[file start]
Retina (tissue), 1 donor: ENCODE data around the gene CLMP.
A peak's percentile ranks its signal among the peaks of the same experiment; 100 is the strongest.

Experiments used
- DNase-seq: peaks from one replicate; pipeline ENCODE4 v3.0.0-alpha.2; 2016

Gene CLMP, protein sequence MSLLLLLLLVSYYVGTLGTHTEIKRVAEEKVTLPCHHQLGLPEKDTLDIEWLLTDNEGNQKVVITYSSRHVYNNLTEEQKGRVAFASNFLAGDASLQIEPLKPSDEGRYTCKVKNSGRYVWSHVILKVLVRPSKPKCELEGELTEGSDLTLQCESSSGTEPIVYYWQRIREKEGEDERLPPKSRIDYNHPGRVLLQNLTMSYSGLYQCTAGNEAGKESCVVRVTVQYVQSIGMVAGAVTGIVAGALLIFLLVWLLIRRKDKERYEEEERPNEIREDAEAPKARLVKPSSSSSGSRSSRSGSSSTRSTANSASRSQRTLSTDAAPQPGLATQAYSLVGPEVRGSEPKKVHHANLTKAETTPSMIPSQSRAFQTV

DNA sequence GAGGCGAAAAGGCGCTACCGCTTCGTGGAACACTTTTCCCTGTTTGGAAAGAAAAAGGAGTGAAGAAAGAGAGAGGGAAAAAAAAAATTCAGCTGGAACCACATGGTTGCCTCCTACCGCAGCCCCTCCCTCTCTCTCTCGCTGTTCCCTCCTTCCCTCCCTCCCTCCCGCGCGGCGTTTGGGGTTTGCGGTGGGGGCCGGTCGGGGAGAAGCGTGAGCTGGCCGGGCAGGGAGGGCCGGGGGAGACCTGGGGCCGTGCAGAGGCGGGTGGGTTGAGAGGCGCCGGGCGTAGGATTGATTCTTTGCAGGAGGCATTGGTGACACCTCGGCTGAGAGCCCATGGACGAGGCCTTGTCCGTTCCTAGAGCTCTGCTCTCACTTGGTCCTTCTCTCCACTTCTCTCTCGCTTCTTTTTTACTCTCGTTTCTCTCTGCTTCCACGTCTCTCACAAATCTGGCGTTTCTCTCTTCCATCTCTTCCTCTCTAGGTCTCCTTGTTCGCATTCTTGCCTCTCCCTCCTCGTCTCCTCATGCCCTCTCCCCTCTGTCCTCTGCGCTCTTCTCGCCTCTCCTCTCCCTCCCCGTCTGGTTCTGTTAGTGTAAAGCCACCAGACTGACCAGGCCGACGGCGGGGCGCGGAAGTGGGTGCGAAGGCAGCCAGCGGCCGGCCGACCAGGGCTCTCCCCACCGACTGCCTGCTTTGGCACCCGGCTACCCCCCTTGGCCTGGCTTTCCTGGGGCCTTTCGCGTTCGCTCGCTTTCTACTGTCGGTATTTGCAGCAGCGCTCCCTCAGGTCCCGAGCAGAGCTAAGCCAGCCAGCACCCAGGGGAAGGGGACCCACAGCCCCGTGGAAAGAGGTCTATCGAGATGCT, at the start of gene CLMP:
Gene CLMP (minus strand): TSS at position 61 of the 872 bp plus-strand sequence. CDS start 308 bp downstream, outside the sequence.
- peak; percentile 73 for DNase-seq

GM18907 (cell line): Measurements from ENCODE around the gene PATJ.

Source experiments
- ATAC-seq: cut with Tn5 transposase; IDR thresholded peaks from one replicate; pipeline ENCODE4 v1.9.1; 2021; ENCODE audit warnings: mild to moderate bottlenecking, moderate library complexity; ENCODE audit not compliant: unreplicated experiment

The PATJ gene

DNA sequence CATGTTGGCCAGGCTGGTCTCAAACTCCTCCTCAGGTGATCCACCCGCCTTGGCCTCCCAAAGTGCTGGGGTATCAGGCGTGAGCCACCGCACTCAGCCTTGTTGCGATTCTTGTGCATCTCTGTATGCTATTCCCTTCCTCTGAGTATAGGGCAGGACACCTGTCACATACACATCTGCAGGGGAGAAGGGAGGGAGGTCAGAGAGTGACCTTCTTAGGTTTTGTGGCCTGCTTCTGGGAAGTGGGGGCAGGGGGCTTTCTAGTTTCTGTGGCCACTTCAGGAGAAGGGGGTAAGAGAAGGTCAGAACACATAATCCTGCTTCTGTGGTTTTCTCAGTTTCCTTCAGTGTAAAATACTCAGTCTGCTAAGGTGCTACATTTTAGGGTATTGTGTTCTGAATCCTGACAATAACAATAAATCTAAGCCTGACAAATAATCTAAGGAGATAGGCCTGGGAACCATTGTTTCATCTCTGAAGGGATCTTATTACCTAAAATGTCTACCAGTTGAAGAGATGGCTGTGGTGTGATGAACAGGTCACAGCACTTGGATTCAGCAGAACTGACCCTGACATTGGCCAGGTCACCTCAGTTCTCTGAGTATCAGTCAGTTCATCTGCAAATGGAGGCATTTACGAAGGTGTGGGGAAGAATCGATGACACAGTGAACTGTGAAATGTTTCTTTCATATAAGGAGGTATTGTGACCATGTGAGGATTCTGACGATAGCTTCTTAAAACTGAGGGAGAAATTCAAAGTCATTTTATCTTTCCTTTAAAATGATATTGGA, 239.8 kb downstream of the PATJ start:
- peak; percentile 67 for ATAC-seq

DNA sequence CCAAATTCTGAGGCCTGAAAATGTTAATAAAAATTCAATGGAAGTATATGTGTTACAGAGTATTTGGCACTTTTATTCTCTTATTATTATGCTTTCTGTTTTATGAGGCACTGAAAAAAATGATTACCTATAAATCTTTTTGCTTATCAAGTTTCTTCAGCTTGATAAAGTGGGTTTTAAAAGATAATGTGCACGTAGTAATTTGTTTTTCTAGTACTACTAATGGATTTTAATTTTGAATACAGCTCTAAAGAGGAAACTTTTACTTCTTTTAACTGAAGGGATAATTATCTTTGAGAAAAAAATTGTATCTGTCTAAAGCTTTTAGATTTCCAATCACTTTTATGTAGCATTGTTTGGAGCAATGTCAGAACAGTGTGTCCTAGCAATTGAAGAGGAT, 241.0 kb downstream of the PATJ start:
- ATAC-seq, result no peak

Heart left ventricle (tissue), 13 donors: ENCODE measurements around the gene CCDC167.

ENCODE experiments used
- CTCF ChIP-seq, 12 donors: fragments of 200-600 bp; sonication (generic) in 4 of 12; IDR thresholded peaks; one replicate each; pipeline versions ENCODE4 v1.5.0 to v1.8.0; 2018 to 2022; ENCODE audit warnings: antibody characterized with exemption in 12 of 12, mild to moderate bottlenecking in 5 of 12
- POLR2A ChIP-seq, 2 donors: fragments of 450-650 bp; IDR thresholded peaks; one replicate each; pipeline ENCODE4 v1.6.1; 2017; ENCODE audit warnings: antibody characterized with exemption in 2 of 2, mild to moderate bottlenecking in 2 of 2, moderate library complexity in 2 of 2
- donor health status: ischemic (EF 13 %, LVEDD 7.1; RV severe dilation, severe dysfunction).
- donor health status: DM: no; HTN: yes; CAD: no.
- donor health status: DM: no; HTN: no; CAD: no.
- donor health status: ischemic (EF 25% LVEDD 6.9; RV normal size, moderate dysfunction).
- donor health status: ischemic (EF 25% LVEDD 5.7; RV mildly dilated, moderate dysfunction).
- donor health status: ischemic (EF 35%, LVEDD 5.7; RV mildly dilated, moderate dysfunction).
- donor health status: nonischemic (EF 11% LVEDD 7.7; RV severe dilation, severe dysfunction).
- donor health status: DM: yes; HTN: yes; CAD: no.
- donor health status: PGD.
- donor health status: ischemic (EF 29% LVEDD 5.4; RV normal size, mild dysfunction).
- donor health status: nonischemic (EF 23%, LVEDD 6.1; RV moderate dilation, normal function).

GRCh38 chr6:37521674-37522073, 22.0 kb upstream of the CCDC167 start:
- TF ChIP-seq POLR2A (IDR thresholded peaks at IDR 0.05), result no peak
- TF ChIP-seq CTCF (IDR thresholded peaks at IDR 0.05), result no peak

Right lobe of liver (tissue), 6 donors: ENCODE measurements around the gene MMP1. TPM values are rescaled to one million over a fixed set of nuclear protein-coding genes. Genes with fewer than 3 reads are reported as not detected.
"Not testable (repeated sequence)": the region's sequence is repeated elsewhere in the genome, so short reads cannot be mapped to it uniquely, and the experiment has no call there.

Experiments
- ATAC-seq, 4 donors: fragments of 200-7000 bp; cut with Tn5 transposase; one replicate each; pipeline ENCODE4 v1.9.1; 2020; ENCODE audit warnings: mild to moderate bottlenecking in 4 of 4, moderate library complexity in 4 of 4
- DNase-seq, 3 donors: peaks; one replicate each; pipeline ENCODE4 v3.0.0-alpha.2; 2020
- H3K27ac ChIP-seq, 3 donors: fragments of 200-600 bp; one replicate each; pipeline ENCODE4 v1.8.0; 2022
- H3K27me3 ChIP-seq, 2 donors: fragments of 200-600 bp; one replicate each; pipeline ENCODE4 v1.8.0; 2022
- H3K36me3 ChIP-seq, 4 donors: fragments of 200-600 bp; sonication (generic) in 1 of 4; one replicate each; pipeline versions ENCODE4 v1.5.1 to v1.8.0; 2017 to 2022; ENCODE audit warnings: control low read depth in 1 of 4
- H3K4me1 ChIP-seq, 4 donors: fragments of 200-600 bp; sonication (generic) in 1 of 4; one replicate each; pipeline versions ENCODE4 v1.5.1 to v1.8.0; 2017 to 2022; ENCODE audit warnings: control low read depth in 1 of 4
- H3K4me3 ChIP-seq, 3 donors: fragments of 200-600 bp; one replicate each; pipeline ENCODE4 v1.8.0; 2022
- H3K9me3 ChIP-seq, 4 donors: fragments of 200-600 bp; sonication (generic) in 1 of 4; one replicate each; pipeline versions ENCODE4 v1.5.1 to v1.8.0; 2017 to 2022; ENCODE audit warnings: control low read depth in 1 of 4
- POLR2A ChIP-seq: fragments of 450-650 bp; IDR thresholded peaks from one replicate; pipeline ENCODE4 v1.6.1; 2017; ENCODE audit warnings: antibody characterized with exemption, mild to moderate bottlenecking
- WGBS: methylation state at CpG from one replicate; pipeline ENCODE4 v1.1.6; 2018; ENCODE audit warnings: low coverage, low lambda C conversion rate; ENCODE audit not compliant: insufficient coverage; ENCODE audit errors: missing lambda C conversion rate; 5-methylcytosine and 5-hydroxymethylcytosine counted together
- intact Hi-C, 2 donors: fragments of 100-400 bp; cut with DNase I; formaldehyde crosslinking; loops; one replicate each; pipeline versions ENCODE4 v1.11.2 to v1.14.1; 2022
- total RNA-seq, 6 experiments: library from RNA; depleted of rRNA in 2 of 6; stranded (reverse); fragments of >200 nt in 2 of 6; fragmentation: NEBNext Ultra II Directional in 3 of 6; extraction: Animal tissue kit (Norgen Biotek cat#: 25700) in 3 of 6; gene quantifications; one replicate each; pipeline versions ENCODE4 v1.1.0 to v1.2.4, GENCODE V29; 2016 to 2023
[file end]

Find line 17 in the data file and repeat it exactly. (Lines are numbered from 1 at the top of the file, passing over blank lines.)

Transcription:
Heart left ventricle (tissue), 13 donors: ENCODE measurements around the gene CCDC167.